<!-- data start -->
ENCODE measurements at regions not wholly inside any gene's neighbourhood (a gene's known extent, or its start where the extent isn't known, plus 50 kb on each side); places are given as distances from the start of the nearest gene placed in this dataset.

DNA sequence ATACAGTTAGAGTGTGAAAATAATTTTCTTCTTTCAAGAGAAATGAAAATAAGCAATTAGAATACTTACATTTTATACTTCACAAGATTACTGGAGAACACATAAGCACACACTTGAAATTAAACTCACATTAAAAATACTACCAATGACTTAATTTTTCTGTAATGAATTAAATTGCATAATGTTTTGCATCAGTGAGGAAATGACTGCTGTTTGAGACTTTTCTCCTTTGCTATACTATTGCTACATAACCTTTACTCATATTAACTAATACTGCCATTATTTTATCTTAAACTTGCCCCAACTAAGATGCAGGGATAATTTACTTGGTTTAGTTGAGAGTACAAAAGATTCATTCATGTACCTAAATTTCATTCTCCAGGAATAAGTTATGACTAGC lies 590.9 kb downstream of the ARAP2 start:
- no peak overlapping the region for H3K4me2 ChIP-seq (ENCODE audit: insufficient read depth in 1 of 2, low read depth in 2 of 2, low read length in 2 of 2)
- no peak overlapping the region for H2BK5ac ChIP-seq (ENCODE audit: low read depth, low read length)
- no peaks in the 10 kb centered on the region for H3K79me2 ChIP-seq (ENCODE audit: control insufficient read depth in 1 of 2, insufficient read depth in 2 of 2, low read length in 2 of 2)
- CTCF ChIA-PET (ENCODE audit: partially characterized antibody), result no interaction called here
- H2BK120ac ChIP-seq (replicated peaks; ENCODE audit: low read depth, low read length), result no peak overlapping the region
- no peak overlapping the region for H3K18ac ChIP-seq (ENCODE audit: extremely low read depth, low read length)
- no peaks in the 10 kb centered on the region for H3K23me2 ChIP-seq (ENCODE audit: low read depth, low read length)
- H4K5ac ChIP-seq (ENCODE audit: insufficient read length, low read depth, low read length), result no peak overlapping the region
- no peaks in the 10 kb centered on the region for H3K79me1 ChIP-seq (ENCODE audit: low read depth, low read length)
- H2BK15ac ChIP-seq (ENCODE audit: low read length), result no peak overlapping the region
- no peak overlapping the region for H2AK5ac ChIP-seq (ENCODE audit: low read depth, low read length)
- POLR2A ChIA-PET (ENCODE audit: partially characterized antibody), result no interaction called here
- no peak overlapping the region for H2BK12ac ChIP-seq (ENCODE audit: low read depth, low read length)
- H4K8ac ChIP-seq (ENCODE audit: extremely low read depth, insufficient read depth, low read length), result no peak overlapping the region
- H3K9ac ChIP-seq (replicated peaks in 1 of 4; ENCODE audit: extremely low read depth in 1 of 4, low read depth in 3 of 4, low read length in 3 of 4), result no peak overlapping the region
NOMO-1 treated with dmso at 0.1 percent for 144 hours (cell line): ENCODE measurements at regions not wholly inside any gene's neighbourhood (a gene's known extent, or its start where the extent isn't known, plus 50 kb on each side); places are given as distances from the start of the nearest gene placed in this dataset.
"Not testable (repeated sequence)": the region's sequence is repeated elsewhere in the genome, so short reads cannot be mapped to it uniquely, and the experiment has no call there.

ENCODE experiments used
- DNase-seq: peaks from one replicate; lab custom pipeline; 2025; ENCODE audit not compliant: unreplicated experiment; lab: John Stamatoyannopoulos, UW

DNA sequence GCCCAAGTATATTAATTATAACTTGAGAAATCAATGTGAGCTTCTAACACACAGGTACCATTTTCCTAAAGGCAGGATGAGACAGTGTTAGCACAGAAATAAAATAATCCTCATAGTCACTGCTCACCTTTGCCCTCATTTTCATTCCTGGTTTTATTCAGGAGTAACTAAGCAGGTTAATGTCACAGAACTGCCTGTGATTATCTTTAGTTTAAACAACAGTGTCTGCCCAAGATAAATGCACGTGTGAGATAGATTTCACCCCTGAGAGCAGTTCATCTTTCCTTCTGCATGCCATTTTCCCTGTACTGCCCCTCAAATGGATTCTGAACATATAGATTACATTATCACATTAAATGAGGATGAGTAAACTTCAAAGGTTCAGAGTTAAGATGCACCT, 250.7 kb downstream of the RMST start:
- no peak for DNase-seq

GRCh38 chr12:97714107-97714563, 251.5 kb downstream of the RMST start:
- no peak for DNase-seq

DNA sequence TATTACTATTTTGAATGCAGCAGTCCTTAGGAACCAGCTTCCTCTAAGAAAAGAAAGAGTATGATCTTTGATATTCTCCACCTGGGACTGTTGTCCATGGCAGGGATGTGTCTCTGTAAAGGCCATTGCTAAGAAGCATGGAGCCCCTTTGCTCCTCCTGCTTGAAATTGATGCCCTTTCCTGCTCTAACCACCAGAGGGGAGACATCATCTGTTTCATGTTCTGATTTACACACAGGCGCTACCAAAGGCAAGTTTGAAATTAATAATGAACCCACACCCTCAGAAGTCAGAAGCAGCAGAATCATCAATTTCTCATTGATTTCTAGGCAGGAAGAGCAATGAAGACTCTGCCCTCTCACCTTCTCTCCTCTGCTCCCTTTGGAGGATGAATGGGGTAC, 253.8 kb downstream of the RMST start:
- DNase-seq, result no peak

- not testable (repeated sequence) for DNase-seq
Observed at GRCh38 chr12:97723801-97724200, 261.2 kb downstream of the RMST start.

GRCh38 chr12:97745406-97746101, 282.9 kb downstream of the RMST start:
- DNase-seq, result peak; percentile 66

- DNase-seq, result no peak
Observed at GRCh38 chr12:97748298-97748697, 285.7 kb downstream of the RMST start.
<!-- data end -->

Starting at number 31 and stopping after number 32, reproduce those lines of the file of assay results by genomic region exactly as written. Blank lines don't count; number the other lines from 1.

- DNase-seq, result peak; percentile 66

- DNase-seq, result no peak